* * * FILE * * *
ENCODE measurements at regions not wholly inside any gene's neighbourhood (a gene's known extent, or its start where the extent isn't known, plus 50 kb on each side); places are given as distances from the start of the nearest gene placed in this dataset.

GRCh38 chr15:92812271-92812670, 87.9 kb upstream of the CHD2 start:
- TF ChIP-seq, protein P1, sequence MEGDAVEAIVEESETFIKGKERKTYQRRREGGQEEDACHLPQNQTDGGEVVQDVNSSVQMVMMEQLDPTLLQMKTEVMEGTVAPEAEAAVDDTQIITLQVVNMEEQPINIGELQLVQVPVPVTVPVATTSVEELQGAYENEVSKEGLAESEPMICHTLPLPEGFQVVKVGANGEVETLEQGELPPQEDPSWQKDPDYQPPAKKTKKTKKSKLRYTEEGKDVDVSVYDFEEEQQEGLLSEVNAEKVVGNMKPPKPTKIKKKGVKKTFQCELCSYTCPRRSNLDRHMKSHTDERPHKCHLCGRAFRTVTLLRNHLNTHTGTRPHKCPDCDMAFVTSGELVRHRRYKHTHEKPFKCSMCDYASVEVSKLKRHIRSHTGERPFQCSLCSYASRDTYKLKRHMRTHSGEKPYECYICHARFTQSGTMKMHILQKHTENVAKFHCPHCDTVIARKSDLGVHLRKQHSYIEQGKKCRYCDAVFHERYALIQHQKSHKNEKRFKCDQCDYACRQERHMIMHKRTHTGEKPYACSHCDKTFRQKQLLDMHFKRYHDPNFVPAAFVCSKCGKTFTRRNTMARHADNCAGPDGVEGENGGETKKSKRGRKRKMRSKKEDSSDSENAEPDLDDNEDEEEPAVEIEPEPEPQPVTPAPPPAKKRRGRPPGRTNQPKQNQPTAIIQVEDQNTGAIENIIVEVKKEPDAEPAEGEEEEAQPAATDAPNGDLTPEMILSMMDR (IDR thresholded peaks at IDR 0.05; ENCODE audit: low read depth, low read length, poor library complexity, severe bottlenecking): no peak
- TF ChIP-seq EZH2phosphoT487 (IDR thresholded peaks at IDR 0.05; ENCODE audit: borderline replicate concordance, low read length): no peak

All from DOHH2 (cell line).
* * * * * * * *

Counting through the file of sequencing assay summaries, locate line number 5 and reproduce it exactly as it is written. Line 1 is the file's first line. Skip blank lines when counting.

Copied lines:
All from DOHH2 (cell line).